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Business Writing: How to Write an Abstract

General guide for students and staff who are looking for support with business writing.



This section is currently focused on the Ecocity World Summit. BCIT is the academic lead for this international sustainability conference and therefore we strongly encourage BCIT faculty, students and staff to submit presentation or poster ideas for the conference.

  •     Abstract Submission Deadline: April 1, 2019 (23:59 PST)
  •     Session notifications to all accepted presenters: June 3, 2019
  •     Presenter Confirmation Deadline: June 10, 2019
  •     Presenting Author Registration Deadline: September 1, 2019
  •     Presenting Author and Abstract Title Change Deadline: September 1, 2019
  •     Conference dates October 7-11, 2019

EcoCity Abstract

Tips on how to write an abstract:

The goal of writing a successful abstract is to be concise and stay within the word limit (for EcoCity the maximum is 400 words) while simultaneously convincing the review committee that you have an exciting and relevant topic.  Here are some tips for how to keep on task (written by one of the conference organizers):

  • Write one or two sentences that introduce the context (i.e., what is going on in the world, or in your community, that is creating the challenge you aim to address).
  • Write five sentences that explain what you set out to achieve (purpose) and how you attempted to do it (method).
  • Write three sentences on the findings (what was the outcome of your effort and what did you learn).
  • Write one or two sentences in conclusion (what insights did you learn and what impacts might this have going forward).

Your goal is to demonstrate why your proposal is a great example of a conference theme in action. Try to include wording about how your topic relates to one or more themes as listed below.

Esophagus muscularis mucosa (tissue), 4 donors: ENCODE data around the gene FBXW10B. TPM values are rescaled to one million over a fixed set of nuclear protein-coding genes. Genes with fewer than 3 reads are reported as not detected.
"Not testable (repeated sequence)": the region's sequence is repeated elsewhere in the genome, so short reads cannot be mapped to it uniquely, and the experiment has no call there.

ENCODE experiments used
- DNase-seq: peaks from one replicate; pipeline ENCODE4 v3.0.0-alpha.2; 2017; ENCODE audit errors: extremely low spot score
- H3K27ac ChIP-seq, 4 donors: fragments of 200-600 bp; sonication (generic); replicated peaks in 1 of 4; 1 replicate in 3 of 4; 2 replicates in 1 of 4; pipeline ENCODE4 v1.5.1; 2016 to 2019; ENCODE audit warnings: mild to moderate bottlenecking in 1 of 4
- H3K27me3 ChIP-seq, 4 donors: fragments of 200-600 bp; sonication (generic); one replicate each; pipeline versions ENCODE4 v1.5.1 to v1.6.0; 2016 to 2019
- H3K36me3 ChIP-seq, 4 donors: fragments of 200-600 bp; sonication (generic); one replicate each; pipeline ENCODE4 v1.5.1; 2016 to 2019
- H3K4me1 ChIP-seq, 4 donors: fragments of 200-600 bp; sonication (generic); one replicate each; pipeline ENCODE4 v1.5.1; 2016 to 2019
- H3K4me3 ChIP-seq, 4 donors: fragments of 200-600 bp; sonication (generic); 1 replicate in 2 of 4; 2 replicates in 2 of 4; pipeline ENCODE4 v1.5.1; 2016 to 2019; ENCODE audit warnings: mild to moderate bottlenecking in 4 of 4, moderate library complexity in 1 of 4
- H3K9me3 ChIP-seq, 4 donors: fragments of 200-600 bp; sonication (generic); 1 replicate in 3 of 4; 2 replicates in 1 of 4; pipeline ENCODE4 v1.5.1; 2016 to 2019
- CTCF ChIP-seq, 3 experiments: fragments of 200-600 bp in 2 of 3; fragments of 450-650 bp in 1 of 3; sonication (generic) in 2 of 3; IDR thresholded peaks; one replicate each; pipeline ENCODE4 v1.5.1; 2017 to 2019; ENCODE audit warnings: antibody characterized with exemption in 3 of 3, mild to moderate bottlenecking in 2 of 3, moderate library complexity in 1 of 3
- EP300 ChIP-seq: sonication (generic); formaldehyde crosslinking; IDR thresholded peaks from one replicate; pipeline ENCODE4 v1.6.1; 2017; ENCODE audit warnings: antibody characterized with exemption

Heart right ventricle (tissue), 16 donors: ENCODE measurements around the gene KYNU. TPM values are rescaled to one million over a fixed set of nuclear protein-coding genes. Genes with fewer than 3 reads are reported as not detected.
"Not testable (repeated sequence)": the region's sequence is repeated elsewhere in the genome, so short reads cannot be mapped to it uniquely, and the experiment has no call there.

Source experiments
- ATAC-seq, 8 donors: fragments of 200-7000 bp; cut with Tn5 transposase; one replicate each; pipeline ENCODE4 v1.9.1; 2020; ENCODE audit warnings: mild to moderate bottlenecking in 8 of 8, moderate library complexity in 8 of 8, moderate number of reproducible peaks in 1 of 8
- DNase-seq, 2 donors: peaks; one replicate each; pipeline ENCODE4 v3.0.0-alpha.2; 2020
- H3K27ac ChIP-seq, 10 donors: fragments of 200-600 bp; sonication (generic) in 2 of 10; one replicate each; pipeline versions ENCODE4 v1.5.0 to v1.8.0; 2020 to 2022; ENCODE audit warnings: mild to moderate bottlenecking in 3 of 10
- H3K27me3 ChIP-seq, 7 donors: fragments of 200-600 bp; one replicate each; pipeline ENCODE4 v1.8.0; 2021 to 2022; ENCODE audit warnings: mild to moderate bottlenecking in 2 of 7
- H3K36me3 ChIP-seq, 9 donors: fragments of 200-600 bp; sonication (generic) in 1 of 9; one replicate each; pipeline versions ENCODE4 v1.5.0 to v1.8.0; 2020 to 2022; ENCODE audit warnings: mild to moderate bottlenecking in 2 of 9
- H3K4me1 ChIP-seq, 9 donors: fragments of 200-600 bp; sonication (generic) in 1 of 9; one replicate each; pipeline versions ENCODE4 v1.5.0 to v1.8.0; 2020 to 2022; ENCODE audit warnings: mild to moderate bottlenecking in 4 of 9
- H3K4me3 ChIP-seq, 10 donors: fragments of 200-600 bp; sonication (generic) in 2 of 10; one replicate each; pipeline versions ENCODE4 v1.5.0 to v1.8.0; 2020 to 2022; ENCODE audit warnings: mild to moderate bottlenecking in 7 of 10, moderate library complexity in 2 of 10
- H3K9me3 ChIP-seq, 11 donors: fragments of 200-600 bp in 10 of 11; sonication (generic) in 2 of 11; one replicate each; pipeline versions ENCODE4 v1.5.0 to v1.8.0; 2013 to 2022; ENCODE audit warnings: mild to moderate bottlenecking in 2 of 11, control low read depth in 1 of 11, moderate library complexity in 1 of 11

Overall conference theme: Socially Just and Ecologically Sustainable Cities.  Within this there are 18 sub-theme categories grouped under the following headings (visit a complete list).

  1. URBAN DESIGN – this track addresses conditions in the built environment including land use considerations to provide “access by proximity” to work, housing, services, and nature. It also addresses “safe and affordable housing,” “green buildings,” and “environmentally friendly transport.”
  2. BIO-GEOPHYSICAL CONDITIONS – this track addresses conditions at the interface between the natural and built environment such as “clean air,” “clean and safe water,” “healthy soil,” “responsible resources/ materials,” “clean and renewable energy,” and “healthy and accessible food.”
  3. SOCIO-CULTURAL FEATURES – this track addresses conditions in society such as “healthy culture,” “community capacity/ governance,” “healthy and equitable economy,” “life long education,” “well being/ quality of life.”
  4. ECOLOGICAL IMPERATIVES – this track addresses conditions in global and local ecosystems such as “healthy biodiversity,” “earth’s carrying capacity,” and “ecological integrity.”



Have questions?  Please contact:

Alison Griffin ( or Sarah Campbell (